After enough years as a personal injury lawyer, you learn to fear certain mechanical equipment and consumer products. Growing up, I loved bouncing on the trampoline, and as a teenager I spent many summer days going up and down ladders as part of my construction job, but now I have seen so many clients come in with devastating fall injuries from both that I can’t bear the thought of my own kids on a trampoline and I can’t take two steps even up a kitchen stool without checking and rechecking my footing and making sure the stool is level and not on a slippery surface. Seeing the world differently is just part of the job.
One of the hidden dangers I didn’t really appreciate until I worked as a lawyer are escalators. There are over 600,000 escalators in the United States – several in every shopping mall, subway station, hospital, and store that’s more than one floor – and we ride them so casually that we forget just how dangerous they truly are. There are no solid figures for the number of escalator accidents that cause injuries every year, but nearly twenty years ago the U.S. Consumer Product Safety Commission estimated that every year there were likely more than 7,300 escalator accidents resulting in injuries significant enough to require medical attention and hospitalization. One study, published in 2006, estimated there were an average 2,000 injuries to children every year, with the greatest risk for children 5 years of age or younger.
Fall accidents, the most common type of escalator accident, are sometimes solely the responsibility of the person who was injured, such as when a person is intoxicated while riding on the escalator, and so their sense of balance is too compromised for them to stand while riding and their judgment is too impaired for them to hold onto the handrail. Many fall accidents, however, are the result of the machine malfunctioning. In many cases, the escalator suddenly stopped, sped up, or jerked back and forth. Some times, the handrail beings to move at a different speed from the steps, effectively yanking the riders – who are appropriately holding the handrail – down to the ground.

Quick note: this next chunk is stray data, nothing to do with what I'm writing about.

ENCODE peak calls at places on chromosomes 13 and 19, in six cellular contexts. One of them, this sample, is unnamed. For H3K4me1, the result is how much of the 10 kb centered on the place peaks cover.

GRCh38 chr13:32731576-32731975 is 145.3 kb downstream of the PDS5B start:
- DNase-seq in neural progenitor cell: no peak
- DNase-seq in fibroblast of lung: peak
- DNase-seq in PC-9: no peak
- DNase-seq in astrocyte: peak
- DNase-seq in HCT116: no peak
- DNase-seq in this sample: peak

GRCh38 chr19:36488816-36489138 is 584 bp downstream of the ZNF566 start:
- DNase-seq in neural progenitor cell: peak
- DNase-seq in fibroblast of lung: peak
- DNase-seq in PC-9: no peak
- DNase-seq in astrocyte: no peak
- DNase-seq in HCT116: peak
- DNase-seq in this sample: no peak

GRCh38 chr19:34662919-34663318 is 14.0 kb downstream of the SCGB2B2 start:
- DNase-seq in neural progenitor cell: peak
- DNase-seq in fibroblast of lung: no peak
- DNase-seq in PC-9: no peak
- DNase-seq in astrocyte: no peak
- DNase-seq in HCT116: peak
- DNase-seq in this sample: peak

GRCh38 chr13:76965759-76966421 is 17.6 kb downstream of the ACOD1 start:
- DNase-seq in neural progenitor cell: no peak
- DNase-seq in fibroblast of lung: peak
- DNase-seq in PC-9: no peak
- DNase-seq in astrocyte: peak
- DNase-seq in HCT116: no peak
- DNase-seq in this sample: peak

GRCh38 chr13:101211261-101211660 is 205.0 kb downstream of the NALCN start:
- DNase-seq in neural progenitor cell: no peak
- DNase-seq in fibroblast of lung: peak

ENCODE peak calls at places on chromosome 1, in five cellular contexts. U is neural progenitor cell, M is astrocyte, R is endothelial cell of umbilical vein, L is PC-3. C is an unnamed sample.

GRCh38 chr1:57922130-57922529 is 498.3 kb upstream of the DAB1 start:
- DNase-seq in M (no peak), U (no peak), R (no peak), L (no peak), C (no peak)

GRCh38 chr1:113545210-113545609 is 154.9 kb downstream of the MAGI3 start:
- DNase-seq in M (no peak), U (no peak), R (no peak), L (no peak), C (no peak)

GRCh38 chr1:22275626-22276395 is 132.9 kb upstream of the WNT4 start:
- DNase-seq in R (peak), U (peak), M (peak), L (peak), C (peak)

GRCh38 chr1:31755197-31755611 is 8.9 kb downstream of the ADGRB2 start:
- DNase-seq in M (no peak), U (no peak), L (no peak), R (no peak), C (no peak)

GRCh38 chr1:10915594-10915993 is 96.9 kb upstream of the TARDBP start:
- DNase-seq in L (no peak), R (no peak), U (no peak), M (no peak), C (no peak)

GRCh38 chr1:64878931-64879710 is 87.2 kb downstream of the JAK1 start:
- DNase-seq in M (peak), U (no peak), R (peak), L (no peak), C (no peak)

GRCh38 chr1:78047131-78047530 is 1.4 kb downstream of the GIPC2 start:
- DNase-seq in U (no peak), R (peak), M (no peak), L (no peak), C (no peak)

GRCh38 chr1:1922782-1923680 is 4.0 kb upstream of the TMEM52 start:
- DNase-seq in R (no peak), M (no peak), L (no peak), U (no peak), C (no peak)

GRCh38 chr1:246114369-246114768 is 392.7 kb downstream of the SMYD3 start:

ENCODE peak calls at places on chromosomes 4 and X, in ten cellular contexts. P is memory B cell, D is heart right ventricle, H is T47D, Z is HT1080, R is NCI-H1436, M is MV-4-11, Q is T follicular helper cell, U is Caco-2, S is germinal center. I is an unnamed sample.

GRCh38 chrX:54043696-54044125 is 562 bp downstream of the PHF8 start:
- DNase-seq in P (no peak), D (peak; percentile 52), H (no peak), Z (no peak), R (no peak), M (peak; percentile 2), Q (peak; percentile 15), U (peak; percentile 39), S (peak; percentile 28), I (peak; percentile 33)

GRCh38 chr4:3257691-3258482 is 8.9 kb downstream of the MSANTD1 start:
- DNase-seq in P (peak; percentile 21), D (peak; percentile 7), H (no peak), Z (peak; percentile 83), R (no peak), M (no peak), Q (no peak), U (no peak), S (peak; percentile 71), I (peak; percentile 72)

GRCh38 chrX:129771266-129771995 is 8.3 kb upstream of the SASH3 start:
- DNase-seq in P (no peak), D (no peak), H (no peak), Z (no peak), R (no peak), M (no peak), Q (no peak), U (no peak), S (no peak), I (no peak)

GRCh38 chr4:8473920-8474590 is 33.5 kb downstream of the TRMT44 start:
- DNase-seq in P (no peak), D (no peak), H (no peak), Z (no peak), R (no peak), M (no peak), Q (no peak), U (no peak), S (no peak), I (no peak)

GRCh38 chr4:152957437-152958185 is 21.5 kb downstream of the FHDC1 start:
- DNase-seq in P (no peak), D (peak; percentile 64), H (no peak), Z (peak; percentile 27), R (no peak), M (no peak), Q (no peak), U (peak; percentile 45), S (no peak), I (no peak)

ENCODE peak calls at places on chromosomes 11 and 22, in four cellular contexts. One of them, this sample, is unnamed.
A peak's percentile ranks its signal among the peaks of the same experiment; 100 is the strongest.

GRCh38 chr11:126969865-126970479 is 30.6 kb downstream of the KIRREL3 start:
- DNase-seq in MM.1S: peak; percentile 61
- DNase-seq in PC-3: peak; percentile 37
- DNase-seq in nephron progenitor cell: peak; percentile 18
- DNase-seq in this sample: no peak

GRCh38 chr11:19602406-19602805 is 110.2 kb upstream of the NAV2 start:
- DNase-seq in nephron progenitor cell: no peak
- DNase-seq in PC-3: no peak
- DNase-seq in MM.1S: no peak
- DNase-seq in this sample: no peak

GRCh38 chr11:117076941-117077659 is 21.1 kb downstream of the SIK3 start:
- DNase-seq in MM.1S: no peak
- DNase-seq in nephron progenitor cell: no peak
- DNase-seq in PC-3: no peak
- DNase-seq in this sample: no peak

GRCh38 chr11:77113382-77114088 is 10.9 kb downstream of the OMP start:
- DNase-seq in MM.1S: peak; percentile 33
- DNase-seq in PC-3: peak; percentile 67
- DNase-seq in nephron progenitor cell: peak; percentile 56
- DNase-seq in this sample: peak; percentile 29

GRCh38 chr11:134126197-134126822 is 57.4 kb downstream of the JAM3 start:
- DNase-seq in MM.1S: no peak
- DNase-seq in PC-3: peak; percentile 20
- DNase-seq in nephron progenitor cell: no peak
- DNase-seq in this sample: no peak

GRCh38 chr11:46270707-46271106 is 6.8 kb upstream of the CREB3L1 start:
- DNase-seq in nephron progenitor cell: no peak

As a legal matter, the owner of a property, the store operating the property, and the company that is supposed to inspect and maintain the escalator are not automatically liable for fall injuries. Instead, the injured person has to prove in the lawsuit that those companies failed to properly and regularly inspect the escalator and that an inspection would have revealed the problem with the escalator. In our view, this rule is unfair: we believe that every invitee to a business is entitled to safe use of the premises. Nonetheless, we don’t make the legal rules, and so we pursue escalator cases vigorously, hiring human factors, biomechanics, and engineering experts to prove that the escalator, and not the rider, caused the fall, and that a proper inspection would have revealed the problem and proper maintenance would have fixed it.